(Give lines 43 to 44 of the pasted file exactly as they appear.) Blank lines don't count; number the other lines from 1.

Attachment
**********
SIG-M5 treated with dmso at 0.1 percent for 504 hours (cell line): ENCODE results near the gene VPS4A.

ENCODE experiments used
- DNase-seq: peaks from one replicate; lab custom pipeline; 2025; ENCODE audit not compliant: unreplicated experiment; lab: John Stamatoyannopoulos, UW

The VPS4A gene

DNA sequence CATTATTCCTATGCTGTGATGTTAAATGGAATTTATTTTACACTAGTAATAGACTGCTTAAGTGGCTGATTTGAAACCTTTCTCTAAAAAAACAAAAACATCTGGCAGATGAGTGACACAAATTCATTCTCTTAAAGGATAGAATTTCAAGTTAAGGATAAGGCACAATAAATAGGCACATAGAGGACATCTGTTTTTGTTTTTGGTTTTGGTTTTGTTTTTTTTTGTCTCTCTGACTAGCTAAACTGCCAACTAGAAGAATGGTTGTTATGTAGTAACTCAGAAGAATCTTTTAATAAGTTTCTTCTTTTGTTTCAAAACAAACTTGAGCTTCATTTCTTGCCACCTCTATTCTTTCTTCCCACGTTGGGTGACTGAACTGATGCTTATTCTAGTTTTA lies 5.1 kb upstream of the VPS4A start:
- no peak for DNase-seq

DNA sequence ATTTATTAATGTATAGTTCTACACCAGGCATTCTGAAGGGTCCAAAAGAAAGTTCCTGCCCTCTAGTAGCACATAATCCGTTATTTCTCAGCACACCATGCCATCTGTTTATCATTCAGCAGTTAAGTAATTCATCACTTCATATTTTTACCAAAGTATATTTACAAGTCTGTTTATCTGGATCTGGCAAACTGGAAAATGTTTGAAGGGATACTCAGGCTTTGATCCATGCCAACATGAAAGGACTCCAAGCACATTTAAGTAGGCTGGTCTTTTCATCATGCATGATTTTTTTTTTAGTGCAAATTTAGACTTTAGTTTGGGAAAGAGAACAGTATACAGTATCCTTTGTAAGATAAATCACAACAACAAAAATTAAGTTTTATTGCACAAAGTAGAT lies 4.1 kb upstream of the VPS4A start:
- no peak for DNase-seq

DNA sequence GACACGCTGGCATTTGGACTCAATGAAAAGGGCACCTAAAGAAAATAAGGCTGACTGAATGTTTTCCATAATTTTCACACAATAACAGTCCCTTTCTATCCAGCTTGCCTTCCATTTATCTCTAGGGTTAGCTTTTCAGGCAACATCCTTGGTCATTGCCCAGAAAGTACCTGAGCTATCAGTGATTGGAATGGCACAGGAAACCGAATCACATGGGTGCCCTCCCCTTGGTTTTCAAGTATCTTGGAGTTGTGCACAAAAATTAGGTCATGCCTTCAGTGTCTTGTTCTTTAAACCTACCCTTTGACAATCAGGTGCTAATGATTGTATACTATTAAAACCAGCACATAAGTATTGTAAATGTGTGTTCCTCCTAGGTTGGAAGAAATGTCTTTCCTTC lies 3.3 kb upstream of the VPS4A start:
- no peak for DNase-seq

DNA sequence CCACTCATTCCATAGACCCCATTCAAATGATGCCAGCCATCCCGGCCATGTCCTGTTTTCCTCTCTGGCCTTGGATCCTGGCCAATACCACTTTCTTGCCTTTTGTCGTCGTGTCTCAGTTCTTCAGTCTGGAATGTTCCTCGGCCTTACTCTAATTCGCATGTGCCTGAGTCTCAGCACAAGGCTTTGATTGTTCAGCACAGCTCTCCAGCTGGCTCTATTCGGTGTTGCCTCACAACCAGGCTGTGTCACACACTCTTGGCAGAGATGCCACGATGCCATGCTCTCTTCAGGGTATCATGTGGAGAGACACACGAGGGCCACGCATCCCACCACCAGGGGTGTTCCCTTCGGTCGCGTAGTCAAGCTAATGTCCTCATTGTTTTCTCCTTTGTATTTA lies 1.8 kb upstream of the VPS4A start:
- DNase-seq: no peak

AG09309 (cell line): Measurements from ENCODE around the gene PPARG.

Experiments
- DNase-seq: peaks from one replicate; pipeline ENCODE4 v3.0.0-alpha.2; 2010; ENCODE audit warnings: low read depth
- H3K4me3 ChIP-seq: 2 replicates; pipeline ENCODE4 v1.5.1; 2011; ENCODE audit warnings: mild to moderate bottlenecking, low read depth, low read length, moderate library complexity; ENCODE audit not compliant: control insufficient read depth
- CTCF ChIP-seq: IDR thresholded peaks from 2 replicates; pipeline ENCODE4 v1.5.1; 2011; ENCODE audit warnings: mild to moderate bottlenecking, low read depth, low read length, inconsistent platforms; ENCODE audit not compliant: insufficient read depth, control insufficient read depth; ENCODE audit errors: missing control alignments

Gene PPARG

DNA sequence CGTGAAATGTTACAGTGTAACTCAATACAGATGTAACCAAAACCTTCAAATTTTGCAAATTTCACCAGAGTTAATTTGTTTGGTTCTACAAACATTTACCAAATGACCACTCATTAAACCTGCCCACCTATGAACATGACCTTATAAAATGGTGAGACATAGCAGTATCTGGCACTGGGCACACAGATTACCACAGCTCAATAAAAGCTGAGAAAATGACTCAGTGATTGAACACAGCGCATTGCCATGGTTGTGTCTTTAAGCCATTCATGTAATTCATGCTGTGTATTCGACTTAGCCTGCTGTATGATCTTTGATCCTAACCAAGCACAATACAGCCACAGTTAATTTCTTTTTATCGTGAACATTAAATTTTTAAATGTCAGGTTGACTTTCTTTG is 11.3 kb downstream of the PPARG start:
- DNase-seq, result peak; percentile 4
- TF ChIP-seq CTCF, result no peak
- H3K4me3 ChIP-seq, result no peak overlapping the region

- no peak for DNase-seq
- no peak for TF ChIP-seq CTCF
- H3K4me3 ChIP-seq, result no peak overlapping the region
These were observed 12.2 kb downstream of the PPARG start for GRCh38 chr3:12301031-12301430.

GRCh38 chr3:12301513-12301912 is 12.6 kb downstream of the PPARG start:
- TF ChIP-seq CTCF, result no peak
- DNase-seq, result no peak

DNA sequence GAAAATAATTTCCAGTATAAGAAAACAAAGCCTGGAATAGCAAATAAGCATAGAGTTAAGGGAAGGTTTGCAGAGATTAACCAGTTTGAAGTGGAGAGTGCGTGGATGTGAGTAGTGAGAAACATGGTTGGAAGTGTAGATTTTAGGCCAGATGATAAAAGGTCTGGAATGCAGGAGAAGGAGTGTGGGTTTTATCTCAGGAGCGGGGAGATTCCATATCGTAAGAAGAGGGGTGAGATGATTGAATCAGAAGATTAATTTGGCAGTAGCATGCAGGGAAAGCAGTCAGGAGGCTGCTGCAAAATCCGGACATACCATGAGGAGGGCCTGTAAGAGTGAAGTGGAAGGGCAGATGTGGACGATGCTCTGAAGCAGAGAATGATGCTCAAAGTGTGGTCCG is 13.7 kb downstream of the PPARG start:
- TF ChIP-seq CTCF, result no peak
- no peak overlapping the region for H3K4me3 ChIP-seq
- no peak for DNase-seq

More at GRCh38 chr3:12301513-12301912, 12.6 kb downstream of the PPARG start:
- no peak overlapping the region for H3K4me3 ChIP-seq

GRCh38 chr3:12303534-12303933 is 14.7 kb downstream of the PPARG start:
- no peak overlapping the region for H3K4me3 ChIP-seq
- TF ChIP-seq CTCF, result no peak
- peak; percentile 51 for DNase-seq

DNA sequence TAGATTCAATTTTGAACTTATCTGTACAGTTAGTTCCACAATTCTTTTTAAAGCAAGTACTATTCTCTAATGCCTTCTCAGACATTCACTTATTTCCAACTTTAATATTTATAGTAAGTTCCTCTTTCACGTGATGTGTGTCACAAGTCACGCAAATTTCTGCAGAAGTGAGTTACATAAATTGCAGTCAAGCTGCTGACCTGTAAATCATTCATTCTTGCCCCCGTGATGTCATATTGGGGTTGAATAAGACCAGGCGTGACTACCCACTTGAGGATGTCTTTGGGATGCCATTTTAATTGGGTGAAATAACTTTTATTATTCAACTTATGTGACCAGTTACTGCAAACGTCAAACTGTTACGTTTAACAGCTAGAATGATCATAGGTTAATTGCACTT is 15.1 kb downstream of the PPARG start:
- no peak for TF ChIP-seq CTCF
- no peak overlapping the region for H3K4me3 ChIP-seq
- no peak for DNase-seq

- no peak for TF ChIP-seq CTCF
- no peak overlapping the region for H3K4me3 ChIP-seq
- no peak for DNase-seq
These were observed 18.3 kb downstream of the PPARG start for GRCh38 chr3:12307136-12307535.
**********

- no peak for DNase-seq

- no peak for TF ChIP-seq CTCF